Superb Fairy-wrens

We’re calling on all bird lovers to help with conservation this spring. Grab your phone and have a sticky beak in your local park, backyard or anywhere else you think you might have a feathered encounter. All you have to do is record what you see. This information will help not-for-profit bird conservation organisation BirdLife Australia, better understand where birds live in our city and what habitat they like.

Apart from helping with insect control and seed dispersal – as well as stealing hot chips and pooping on clean washing – our local city birds have some pretty fascinating talents. Warning for ornithophobics!

The non-traditional family forming wren 

Although Superb Fairy-wrens (pictured at the top of the article) form pairs for life, both sexes are known to have liaisons with other individuals and often assist in raising the young from these unions.

The long-haul travellers

Sharp-tailed sandpipers fly all the way from Siberia to gorge on the banks of inland floodplains in Australia. Latham’s snipe flies directly from Japan to take a holiday from its breeding period in our summer months. The small bird with a grandiose name – the Spectacled monarch – comes from Queensland.

Spectacled Monarch
Spectacled Monarch
Latham's Stripe
Latham’s Stripe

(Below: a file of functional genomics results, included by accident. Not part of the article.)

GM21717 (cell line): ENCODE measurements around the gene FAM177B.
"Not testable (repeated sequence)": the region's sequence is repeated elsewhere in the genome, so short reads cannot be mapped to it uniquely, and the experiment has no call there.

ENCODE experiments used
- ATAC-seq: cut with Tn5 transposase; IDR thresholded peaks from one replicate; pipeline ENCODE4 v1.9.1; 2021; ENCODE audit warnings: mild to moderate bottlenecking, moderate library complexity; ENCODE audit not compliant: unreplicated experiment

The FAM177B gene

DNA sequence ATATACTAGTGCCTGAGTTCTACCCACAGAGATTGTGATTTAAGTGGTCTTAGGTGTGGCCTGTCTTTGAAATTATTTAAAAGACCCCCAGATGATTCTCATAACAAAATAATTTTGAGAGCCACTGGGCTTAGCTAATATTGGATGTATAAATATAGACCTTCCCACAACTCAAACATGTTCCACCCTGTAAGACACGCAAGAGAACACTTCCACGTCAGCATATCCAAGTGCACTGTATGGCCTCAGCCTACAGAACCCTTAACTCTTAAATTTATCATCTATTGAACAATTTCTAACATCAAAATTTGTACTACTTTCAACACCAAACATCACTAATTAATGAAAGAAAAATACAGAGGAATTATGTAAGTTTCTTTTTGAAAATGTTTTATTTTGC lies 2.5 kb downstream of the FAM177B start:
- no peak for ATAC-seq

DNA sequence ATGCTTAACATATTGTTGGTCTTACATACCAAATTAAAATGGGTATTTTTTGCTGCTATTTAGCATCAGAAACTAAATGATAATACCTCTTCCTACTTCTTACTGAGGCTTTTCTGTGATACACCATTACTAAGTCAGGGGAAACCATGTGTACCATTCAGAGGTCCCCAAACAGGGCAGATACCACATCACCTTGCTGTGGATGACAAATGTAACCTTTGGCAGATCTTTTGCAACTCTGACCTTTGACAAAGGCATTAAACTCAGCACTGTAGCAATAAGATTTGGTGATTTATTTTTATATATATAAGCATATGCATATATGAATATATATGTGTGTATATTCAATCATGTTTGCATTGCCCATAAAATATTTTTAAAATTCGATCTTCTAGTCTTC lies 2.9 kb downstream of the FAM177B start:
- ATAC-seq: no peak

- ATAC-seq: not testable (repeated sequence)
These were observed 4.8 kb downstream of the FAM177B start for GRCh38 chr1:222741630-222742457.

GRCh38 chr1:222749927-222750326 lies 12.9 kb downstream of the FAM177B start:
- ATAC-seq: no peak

The face-readers

Yes, that magpie you’ve been suspecting for having it in for you is actually targeting you. It’s spring and this is their breeding season. Magpies have great facial recognition and that’s why they mob some of us and not others. If you have threatened them or scared them, they won’t forgive easily. Cockatoos also have excellent facial recognition.

Australian Magpies bathing
Australian Magpies bathing

If you’re feeling anxious, perhaps it will put you at ease to know that this guy is watching. This majestic falcon, along with another, was spotted 67 floors up in the MLC Centre. Being a pair and this high up, they’re probably looking for a nesting place.

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One half of a pair of falcons spotted overlooking the city

Head to from 17 to 23 October and tell the Aussie Backyard Bird Count what you see. You can do this via the site or by downloading the app for free from the App Store and Google Play. If you don’t know how to tell your aAlisterus scapularis from your Threskiornithinae, the app will help.

You can do as many surveys as you like during this week. This is the season when birds are more lively and visible. They begin nesting, breeding and flocking and generally appear more playful. Bird lovers also won’t want to miss our Urban nature and birdlife photography workshop.

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